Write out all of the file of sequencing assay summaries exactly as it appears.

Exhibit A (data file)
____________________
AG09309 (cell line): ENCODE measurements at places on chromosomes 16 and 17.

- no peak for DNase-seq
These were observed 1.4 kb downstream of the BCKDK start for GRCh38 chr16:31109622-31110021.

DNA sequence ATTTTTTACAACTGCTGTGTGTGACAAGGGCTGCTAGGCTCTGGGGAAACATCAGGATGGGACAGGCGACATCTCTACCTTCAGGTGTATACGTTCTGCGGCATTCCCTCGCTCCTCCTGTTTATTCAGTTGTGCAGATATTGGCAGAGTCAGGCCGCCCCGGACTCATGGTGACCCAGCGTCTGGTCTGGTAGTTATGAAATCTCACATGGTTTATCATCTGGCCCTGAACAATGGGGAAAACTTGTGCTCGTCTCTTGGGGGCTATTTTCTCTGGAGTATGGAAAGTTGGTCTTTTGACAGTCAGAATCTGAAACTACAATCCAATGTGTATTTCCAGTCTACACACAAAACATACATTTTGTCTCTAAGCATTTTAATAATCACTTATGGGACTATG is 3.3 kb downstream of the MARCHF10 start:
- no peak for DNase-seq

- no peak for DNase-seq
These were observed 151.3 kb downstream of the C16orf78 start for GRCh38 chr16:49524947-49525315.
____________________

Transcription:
AG09309 (cell line): ENCODE measurements at places on chromosomes 16 and 17.

- no peak for DNase-seq
These were observed 1.4 kb downstream of the BCKDK start for GRCh38 chr16:31109622-31110021.

DNA sequence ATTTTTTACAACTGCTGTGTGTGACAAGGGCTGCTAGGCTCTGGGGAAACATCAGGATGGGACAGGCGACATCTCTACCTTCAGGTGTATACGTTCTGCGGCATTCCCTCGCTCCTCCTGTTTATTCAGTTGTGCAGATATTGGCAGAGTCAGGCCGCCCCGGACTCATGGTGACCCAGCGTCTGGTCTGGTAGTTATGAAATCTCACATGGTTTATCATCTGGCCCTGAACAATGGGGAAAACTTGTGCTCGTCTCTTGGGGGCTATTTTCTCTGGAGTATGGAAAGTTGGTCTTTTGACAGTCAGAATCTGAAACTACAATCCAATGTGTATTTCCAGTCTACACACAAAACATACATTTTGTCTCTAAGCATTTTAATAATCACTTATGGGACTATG is 3.3 kb downstream of the MARCHF10 start:
- no peak for DNase-seq

- no peak for DNase-seq
These were observed 151.3 kb downstream of the C16orf78 start for GRCh38 chr16:49524947-49525315.